Many of the productions Mark has designed the lighting for have successfully toured in Australia and overseas: No Sugar, 1990, Director Neil Armfield; Rites and Amalgamate, The Australian Ballet & Bangarra Dance Theatre, Choreographer Stephen Page, simulcasted by the Australian Broadcasting Commission; Crying Baby, 2003, by Stalker Theatre Company, toured with the Cultura Inglesia Festival to the Netherlands, Belgium and Ireland, Director Rachel Swain; Cloudstreet, Director Neil Armfield, 2002, Brooklyn Academy of Music, New York; The National Theatre, UK; Kennedy Centre, Washington; Theater Spektakel, Zürich and nationally in Australia. For Gulpilili, Adelaide Festival 2004, Company B Belvoir St, Mark was Associate Director, Lighting and Vision Designer.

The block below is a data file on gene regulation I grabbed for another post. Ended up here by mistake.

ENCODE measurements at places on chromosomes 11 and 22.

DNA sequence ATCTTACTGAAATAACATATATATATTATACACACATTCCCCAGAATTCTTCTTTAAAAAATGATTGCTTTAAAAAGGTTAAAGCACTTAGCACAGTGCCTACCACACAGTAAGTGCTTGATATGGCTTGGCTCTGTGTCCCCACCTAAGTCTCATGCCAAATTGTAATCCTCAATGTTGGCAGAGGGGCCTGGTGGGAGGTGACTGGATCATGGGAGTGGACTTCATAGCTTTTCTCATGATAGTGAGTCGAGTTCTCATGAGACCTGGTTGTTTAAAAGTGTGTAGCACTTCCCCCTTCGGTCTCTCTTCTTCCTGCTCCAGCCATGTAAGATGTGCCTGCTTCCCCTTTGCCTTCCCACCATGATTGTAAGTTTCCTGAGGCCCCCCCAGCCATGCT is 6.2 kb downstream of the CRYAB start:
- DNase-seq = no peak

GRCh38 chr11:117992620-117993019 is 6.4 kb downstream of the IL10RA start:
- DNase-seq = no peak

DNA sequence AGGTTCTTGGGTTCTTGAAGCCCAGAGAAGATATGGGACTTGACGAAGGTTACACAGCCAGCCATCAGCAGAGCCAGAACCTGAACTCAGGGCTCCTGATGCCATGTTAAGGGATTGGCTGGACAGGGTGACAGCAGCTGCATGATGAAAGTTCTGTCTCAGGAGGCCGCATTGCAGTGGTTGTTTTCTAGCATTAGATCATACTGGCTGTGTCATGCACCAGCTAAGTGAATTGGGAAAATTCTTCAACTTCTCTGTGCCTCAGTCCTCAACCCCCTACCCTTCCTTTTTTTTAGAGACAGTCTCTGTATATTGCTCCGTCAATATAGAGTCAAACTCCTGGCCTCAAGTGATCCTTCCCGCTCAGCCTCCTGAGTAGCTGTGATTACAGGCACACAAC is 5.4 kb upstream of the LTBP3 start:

West End Lighting Design Credits include Evita 2014, Cabaret 2012, A Country Girl 2010, Director Rufus Norris; Three Days In May 2011 Director Alan Strachan; Dreamboats and Petticoats 2009 and 2013 Directors Bob Thompson and Bill Kenwright; A Daughter is a Daughter 2009 Director Roy Marsden.
In 2004 Mark became a founding member of Splintergroup which evolved into THE FARM.
Between the Gold Coast in Australia and Berlin Germany, THE FARM is a collective of like-minded dance and theatre art practitioners.
Their dance-theatre works have toured internationally including Tanzplattform Germany, the Bite Festival Barbican UK, Venice Biennale Italy, and Sydney Festival. They were nominated for 11 Green Room Awards in February 2010, winning 6, including Best Concept and Realisation of Roadkill.
Mark regularly works with The Black Swan State Theatre Company of Western Australia as a lighting designer. Recent credits include Assassins 2017, Caucasian Chalk Circle 2016, Clinton The Musical 2016, and No Sugar 1999.
Mark also works with Western Australian contemporary dance company Co3 Australia, recent works include The Zone 2017, The Cry 2016, Reloaded 2016 and Frank Einstein 2017 & 2018. In 2019 Mark will co-direct, with Artistic Director Raewyn Hill, a new work he has conceived.